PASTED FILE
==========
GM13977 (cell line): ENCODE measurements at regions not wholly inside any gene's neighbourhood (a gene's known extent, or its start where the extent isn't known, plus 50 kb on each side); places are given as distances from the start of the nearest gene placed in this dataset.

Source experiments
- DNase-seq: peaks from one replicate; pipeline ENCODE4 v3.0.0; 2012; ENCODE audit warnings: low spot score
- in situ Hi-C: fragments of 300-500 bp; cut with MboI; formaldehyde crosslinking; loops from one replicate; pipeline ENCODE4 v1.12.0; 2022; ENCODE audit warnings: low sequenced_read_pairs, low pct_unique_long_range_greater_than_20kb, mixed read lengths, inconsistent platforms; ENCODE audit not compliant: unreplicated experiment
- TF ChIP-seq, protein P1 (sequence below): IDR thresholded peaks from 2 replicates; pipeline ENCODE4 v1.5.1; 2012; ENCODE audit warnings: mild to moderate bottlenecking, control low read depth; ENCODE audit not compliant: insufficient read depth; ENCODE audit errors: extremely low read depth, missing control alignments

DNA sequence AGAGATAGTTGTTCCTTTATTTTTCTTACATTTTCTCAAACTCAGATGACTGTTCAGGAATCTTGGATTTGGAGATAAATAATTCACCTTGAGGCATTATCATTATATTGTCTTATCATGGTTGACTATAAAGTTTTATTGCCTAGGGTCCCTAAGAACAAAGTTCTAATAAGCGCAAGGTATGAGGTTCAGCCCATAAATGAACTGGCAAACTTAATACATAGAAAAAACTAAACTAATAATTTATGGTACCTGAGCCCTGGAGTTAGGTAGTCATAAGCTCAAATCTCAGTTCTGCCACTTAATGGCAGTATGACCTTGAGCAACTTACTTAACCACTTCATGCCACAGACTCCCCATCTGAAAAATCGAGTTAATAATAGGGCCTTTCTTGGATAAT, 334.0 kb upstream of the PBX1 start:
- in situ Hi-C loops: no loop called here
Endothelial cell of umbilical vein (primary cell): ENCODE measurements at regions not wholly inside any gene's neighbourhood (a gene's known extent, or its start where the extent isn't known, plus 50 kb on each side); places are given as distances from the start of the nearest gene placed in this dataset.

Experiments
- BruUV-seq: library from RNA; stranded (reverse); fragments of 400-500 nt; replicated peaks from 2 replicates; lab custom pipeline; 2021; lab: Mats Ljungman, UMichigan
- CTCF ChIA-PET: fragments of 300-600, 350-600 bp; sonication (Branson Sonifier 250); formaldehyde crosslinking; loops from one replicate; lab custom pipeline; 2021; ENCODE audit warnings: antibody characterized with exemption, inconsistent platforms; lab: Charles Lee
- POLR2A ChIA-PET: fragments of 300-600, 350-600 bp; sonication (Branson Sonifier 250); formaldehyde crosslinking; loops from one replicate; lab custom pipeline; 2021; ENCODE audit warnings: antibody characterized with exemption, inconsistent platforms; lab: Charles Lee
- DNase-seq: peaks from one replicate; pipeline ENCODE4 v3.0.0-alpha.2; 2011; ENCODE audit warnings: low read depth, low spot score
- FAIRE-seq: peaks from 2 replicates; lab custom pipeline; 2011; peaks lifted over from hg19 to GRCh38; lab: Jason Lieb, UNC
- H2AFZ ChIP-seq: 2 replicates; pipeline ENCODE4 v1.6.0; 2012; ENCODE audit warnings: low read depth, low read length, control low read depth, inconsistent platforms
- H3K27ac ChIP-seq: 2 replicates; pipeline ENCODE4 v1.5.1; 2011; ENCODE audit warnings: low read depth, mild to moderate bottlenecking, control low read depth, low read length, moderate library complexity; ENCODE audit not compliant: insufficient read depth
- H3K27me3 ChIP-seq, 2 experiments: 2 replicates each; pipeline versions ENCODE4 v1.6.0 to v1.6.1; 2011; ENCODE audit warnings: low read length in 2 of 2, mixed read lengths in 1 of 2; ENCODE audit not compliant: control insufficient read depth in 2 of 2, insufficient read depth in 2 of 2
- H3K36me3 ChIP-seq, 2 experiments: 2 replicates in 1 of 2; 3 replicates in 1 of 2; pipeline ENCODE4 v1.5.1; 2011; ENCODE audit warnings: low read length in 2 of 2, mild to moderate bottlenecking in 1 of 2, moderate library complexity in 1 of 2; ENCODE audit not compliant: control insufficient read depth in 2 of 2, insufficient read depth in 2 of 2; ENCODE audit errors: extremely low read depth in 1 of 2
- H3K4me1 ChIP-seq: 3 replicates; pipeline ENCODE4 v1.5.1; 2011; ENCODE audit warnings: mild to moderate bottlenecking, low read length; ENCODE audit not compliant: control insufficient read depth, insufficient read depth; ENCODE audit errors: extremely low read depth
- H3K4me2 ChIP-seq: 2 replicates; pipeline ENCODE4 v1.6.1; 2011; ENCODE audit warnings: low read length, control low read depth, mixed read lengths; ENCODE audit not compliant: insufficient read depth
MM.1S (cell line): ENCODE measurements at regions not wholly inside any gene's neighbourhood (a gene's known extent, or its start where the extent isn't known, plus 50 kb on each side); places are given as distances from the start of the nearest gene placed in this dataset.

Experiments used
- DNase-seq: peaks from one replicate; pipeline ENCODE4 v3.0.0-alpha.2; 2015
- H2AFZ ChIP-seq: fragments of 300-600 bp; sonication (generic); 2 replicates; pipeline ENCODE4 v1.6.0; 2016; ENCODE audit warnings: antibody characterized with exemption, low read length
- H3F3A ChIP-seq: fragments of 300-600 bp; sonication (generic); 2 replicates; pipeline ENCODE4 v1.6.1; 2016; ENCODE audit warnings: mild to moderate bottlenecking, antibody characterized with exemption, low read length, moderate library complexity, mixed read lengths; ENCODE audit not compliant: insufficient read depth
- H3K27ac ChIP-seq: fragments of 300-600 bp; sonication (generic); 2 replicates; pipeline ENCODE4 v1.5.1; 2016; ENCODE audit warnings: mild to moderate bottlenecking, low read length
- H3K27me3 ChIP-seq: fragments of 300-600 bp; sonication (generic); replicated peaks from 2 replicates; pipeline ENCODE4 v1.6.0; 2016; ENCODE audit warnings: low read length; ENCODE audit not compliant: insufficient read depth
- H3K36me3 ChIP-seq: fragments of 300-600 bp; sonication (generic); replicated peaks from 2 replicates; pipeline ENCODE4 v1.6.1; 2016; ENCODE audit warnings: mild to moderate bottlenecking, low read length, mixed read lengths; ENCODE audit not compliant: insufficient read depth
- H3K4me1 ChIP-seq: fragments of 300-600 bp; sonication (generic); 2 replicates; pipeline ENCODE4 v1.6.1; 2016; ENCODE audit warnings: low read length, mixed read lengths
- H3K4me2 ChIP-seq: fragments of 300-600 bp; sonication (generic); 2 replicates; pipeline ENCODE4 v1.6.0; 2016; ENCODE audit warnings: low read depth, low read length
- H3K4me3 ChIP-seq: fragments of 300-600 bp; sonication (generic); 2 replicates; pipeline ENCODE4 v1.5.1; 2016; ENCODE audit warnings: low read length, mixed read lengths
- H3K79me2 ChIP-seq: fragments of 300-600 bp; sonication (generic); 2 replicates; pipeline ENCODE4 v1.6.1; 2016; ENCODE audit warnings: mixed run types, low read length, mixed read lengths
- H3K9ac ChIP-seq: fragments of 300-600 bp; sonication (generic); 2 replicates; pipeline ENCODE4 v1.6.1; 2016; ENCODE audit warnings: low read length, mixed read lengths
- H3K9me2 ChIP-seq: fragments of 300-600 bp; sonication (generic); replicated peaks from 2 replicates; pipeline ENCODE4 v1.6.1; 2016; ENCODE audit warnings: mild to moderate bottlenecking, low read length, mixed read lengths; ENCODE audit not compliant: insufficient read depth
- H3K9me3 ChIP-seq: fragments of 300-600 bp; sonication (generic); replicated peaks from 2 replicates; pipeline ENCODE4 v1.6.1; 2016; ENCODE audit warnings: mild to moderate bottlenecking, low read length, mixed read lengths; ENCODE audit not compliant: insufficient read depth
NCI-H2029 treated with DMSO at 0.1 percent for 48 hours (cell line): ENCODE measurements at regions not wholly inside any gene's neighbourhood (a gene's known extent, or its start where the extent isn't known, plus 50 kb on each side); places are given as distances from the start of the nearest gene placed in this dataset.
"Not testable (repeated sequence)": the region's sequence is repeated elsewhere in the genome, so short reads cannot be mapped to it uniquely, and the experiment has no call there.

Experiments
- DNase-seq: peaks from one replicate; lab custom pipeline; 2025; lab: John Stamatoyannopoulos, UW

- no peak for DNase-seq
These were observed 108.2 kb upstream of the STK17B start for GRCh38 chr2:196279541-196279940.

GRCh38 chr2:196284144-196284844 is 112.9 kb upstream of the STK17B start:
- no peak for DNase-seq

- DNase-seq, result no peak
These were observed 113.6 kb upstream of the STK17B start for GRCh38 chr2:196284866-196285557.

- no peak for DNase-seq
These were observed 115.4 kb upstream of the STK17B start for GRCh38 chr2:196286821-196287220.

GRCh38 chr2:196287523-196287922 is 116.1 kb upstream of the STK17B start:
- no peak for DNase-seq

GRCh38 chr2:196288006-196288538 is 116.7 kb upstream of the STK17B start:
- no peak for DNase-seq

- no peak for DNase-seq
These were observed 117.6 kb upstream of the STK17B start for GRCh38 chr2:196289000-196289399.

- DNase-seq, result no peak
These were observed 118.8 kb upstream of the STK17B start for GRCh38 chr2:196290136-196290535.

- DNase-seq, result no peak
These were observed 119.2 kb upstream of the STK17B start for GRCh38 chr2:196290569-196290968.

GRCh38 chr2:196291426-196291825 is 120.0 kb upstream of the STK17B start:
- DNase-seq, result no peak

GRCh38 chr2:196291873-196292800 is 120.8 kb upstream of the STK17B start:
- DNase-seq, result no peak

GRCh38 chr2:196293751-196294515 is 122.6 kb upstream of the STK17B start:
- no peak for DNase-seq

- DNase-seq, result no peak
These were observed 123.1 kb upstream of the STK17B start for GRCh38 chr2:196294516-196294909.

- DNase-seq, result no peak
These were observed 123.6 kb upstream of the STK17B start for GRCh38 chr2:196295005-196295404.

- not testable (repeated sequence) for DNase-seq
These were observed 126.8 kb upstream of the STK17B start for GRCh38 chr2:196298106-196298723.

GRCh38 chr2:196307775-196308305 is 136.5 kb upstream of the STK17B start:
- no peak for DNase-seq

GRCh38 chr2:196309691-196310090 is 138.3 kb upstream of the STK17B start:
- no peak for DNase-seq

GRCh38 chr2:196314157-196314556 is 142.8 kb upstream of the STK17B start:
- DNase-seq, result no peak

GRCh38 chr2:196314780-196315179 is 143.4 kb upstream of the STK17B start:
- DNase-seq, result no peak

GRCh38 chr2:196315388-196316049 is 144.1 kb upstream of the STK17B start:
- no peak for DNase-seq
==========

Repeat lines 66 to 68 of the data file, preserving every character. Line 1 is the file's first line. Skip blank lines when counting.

- DNase-seq, result no peak
These were observed 123.6 kb upstream of the STK17B start for GRCh38 chr2:196295005-196295404.

- not testable (repeated sequence) for DNase-seq